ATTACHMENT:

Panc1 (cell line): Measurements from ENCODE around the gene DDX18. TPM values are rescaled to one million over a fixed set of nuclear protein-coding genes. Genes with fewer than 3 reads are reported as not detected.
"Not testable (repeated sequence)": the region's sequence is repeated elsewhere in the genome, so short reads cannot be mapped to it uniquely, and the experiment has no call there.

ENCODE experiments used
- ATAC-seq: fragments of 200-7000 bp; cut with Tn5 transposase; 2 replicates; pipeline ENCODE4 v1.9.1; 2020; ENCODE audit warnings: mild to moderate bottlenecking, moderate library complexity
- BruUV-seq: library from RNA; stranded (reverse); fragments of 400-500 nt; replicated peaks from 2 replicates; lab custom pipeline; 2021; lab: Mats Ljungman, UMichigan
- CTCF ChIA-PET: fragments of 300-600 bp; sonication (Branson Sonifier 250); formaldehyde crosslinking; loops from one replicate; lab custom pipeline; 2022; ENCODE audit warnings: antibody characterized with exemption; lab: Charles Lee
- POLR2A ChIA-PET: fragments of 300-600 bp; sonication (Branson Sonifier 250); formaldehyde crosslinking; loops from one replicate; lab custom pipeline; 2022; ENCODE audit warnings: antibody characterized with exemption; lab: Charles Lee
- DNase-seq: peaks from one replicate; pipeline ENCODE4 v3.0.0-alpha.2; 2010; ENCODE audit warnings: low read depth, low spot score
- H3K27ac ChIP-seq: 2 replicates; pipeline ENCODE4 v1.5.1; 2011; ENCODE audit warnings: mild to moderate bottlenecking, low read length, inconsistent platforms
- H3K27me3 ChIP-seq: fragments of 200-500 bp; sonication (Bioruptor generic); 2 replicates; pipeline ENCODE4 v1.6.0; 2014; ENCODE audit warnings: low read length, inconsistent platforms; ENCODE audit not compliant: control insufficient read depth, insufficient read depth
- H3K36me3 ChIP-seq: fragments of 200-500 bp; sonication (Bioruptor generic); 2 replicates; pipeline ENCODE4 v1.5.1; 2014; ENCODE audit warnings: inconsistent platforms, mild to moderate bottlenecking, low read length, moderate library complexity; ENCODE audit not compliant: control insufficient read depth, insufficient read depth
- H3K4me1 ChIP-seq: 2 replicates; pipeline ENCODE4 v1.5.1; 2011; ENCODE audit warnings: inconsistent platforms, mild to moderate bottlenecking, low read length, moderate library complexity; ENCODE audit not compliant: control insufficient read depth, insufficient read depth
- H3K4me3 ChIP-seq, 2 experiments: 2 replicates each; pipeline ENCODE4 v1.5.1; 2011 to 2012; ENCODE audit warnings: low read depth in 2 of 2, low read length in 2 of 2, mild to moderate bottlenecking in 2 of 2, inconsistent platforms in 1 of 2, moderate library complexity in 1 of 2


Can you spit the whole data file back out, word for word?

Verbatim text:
Panc1 (cell line): Measurements from ENCODE around the gene DDX18. TPM values are rescaled to one million over a fixed set of nuclear protein-coding genes. Genes with fewer than 3 reads are reported as not detected.
"Not testable (repeated sequence)": the region's sequence is repeated elsewhere in the genome, so short reads cannot be mapped to it uniquely, and the experiment has no call there.

ENCODE experiments used
- ATAC-seq: fragments of 200-7000 bp; cut with Tn5 transposase; 2 replicates; pipeline ENCODE4 v1.9.1; 2020; ENCODE audit warnings: mild to moderate bottlenecking, moderate library complexity
- BruUV-seq: library from RNA; stranded (reverse); fragments of 400-500 nt; replicated peaks from 2 replicates; lab custom pipeline; 2021; lab: Mats Ljungman, UMichigan
- CTCF ChIA-PET: fragments of 300-600 bp; sonication (Branson Sonifier 250); formaldehyde crosslinking; loops from one replicate; lab custom pipeline; 2022; ENCODE audit warnings: antibody characterized with exemption; lab: Charles Lee
- POLR2A ChIA-PET: fragments of 300-600 bp; sonication (Branson Sonifier 250); formaldehyde crosslinking; loops from one replicate; lab custom pipeline; 2022; ENCODE audit warnings: antibody characterized with exemption; lab: Charles Lee
- DNase-seq: peaks from one replicate; pipeline ENCODE4 v3.0.0-alpha.2; 2010; ENCODE audit warnings: low read depth, low spot score
- H3K27ac ChIP-seq: 2 replicates; pipeline ENCODE4 v1.5.1; 2011; ENCODE audit warnings: mild to moderate bottlenecking, low read length, inconsistent platforms
- H3K27me3 ChIP-seq: fragments of 200-500 bp; sonication (Bioruptor generic); 2 replicates; pipeline ENCODE4 v1.6.0; 2014; ENCODE audit warnings: low read length, inconsistent platforms; ENCODE audit not compliant: control insufficient read depth, insufficient read depth
- H3K36me3 ChIP-seq: fragments of 200-500 bp; sonication (Bioruptor generic); 2 replicates; pipeline ENCODE4 v1.5.1; 2014; ENCODE audit warnings: inconsistent platforms, mild to moderate bottlenecking, low read length, moderate library complexity; ENCODE audit not compliant: control insufficient read depth, insufficient read depth
- H3K4me1 ChIP-seq: 2 replicates; pipeline ENCODE4 v1.5.1; 2011; ENCODE audit warnings: inconsistent platforms, mild to moderate bottlenecking, low read length, moderate library complexity; ENCODE audit not compliant: control insufficient read depth, insufficient read depth
- H3K4me3 ChIP-seq, 2 experiments: 2 replicates each; pipeline ENCODE4 v1.5.1; 2011 to 2012; ENCODE audit warnings: low read depth in 2 of 2, low read length in 2 of 2, mild to moderate bottlenecking in 2 of 2, inconsistent platforms in 1 of 2, moderate library complexity in 1 of 2